Wednesday, September 30, 2009

The Art/Craft of Persona development

I read an article last night about a fashion designer. The author made an interesting comment, saying that this man was "more of a craftsman than an artist" in his approach to creating new fashions. I've been wondering what that might mean ever since.

As near as I guess, a craftsman takes things that already exist and makes them into something different, whereas an artist puts words or color or shape onto something that was blank or formless? I'm not sure.

I'm a little uncomfortable with words like this, to be honest. Of course, I'd be delighted to be called either an artist or a craftsman at pretty much anything; it they're terms of honor. But maybe that's why the words make me squirm: they carry so much heft in terms of expectation. Doesn't it feel like artists and craftsmen should have more of a persona than the rest of us? That they should know or have access to hidden realms of creative power or something?

Most of the writers I know don't orbit in this rare air. We're more like worker bees, putting word after word on a page, trusting that over time it will amount to something. I guess that can become a persona of sorts, but not in quite the same way. It's not a fun persona...

I love to read about folks with big, fun personas (personii?)...I think I'd like to have one. As I read this article (it was in the New Yorker, about the creative director of Burberry) and another one about the genius/lunatic designer who is decorating Gwen Stefani's new house, they both had this ambiance about them that set them apart from the rest of the world, like little kids playing dress up or something. It looked fun. I mean, who wouldn't want to go through the whole day being melodramatic and demanding that bold splashes of color be tossed across the room?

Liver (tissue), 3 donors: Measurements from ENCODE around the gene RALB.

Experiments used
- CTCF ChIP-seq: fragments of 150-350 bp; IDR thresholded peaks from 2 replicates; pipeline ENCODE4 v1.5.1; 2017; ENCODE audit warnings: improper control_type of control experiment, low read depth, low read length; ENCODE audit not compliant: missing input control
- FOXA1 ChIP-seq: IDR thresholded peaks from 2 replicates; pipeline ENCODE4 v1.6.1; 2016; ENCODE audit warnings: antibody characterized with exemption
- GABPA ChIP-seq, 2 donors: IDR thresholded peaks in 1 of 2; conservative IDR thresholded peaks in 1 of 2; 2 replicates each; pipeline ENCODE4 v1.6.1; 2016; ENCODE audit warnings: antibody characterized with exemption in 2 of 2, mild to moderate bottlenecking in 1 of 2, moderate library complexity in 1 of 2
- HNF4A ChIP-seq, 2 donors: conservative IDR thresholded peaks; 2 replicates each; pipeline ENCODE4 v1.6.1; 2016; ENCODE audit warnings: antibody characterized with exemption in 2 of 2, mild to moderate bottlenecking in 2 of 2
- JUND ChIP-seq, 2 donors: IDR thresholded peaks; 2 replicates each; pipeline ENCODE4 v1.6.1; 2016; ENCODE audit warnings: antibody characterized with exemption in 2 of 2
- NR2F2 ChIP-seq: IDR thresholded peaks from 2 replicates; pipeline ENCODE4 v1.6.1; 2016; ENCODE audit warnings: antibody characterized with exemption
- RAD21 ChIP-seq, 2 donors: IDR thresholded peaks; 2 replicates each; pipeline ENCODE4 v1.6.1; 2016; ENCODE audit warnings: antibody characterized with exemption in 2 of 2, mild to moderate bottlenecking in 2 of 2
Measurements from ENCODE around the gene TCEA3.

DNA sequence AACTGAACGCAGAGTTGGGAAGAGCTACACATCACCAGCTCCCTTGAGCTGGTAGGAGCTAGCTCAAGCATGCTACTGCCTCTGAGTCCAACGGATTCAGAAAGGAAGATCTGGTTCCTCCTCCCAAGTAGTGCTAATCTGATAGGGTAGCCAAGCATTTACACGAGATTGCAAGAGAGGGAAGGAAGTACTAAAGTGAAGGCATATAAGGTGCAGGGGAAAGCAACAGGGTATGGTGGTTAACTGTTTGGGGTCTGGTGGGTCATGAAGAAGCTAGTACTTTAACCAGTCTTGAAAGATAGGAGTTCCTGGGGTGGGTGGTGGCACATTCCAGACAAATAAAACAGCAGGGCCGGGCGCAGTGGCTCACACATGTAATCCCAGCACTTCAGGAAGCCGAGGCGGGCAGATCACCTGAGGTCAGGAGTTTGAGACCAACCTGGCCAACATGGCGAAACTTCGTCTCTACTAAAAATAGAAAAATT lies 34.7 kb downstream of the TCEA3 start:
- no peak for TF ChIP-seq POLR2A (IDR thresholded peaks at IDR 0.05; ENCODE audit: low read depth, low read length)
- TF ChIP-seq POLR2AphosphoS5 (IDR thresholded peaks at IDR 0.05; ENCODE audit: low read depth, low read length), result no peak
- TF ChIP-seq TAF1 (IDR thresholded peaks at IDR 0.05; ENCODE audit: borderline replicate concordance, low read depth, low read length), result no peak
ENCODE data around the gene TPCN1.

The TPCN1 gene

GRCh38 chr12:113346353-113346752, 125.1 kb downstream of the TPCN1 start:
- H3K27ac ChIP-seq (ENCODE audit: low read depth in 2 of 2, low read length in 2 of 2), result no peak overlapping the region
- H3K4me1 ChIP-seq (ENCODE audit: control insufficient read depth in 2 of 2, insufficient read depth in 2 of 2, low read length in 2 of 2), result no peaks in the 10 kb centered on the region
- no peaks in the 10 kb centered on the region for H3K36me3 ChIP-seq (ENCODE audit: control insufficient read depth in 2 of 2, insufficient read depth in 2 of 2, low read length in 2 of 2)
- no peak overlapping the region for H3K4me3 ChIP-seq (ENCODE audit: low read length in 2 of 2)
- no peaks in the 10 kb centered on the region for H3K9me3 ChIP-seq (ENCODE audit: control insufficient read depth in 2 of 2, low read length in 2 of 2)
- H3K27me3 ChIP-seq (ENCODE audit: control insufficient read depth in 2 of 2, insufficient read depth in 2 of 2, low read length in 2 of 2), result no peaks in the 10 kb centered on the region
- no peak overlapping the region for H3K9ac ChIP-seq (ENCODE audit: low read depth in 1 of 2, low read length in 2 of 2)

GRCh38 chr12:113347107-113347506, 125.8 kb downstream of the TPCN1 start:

I'm not sure if I buy it, though. I wonder if maybe they really ARE like little kids playing dress up when they're interviewed, when they're in public...but when no one is watching, they're just gifted people who work really, really hard at what they do?

Okay, I'm rambling a bit here. Let me get to my question: If YOU could have a persona (and I'm pretty sure that you can) what would it be? If someone from the New Yorker showed up today and asked you where you were taking your inspiration from in this season of your artistic development, what would you say?

3 comments:

Suzanne said...

I have always wished that I could be more courageous in lving my life...dumb as it sounds I've secretly wanted to own a bookstore for the past 20 years, but it seems so impractical in this age of amazon and kindle, I've just put it away...so my persona would be someone who was living out loud and courageously pursuing their dreams.

LEstes65 said...

Oh man. I've actually been spending a great deal of time since 2005 on SHEDDING my personii. I have had too many. As a rock singer in Boston, I had my stage persona that was very different from me. As a person that tried to survive public transportation in Boston, I had my tough persona that was very different from me (you met that one I believe). As a young female in corporate America, I had the wise-ass/tough persona (I believe you met that one, too). Oh I could go on. Now I'm working very hard on figuring out who the real me is and putting HER out there. It's very hard after more than 20 yrs of facades.

Sarakastic said...

I would wear scarves and also sunglasses, together. Yes I have lofty goals that are seemingly unobtainable in my real life.